“Now with the PGM Tour well underway, it usually takes 10 or more under par to win. Scores of minus 20 or more have been registered.”

Another indicator of the progress made was that Malaysian golfers had burst onto the international scene. What’s heartening was that Malaysians had won on the feeder Asian Development Tour (ADT) and even the Asian Tour.

(Notably, Green had won the Asian Tour title last year, the first Malaysian to do so, and he’s now doing well on the European Tour, placed third in the Czech Masters and 12th in the Omega European Masters in a star-filled cast of world-class players.)

Mohd Din said, “We are proud of the achievements made by PGM. Seeing our Malaysian golfers earning world-ranking points in the Official World Golf Ranking shows that PGM’s efforts have been worthwhile and their continuous effort in promoting and sustaining the development of the sport of golf is showing commendable results.”

For Ahmad Sarji, the fact that PGM was being wooed by golfing associations in Asean — namely Indonesia and more recently the Philippines — is another indication of PGM’s rising stature.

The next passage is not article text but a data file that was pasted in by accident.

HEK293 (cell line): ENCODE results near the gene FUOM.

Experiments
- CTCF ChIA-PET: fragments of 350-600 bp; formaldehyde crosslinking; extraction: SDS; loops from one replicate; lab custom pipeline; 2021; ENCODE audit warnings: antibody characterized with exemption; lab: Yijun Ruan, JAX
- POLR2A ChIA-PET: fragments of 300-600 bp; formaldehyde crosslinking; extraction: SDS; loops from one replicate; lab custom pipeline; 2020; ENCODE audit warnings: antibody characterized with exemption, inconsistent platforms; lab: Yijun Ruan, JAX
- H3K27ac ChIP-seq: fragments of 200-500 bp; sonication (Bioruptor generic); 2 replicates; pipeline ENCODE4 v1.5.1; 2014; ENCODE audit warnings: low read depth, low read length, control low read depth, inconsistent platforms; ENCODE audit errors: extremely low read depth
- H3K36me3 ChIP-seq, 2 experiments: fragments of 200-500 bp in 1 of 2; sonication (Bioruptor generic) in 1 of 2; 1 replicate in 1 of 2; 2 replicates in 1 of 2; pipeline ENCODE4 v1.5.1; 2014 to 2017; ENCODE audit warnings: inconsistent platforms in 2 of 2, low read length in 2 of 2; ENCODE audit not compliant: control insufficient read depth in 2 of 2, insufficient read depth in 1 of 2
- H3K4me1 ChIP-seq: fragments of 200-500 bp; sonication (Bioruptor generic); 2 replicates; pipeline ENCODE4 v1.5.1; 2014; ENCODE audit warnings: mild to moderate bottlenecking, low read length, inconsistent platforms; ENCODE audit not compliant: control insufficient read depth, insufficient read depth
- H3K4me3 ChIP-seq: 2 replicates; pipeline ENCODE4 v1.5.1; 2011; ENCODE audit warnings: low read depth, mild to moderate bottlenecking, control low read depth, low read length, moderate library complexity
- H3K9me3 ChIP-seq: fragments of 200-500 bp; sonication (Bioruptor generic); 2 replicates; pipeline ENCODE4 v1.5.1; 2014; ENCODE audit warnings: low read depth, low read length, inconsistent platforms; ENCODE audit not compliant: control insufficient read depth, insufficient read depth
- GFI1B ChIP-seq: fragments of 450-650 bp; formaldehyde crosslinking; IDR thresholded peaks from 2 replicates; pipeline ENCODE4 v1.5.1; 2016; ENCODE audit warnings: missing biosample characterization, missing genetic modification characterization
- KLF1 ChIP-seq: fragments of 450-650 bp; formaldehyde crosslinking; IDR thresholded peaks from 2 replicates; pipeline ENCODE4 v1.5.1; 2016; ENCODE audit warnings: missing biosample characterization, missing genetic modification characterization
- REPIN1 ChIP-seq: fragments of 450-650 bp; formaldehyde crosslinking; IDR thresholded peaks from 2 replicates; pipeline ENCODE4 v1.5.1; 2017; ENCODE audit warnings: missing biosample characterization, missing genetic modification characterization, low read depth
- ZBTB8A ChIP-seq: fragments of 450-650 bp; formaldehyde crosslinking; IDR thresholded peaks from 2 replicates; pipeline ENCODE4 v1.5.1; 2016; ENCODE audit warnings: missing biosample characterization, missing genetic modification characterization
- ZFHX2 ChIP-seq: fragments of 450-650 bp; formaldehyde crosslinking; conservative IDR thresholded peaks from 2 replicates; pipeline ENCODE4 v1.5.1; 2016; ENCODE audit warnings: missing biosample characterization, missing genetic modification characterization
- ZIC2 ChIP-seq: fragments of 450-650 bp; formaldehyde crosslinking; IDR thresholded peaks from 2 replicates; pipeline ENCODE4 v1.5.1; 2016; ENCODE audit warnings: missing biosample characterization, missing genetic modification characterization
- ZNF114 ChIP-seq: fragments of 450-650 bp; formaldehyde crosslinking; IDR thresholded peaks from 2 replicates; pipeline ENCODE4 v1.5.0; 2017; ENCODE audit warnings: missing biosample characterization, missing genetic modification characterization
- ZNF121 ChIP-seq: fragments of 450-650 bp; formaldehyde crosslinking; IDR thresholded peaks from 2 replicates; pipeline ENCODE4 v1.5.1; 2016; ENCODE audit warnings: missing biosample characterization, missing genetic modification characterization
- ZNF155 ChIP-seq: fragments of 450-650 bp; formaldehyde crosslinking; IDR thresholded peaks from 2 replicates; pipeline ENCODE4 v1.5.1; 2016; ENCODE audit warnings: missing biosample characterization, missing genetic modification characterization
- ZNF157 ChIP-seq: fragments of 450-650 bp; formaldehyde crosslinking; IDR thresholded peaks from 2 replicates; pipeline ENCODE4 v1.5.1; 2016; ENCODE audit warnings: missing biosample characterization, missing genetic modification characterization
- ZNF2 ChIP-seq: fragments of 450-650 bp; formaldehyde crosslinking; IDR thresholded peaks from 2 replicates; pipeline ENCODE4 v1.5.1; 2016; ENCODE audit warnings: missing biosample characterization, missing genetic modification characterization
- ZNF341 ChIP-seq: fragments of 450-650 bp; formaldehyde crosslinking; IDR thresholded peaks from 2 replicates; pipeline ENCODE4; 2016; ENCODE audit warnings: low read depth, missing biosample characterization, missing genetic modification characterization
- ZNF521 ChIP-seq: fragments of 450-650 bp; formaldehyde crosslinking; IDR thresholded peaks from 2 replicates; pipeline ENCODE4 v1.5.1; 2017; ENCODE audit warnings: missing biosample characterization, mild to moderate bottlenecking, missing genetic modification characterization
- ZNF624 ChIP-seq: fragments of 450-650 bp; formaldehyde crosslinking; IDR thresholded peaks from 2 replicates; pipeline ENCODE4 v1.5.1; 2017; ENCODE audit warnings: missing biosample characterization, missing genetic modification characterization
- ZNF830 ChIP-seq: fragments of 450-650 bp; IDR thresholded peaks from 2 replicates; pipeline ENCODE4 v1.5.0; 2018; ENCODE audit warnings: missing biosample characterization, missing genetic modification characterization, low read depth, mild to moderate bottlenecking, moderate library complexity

They were taking a page from the Malaysian experience in setting up a professional golf body. PGM was a commercial entity under the Companies Act, rather than the Societies Act, which golf associations generally came under.

The Malaysian Golf Association — dealing with all things amateur and the Professional Golf Association of Malaysia — came under the latter and, since office bearers were elected, they tended to be subject to detrimental politicking and infighting.

PGM, on the other hand, had no such problem as it was being run on the lines of a corporate body with a board of directors, paid staff and it was performance-based like any other business.

Jimmy Masrin of Indonesia, the Asian Tour chairman, had adopted the PGM style set-up for the Indonesian Golf Tour (IGT) he heads. More recently, the Philippines had followed suit in forming the Philippine Golf Tour.

“Because we are now of the same species, they want partnership with us,” added Ahmad Sarji. As a result, both PGM and IGT had started a Ryder Cup-style annual matchplay series that began in 2016 and played alternately in the two countries. Malaysia won the first, Indonesia the second and Malaysia the third.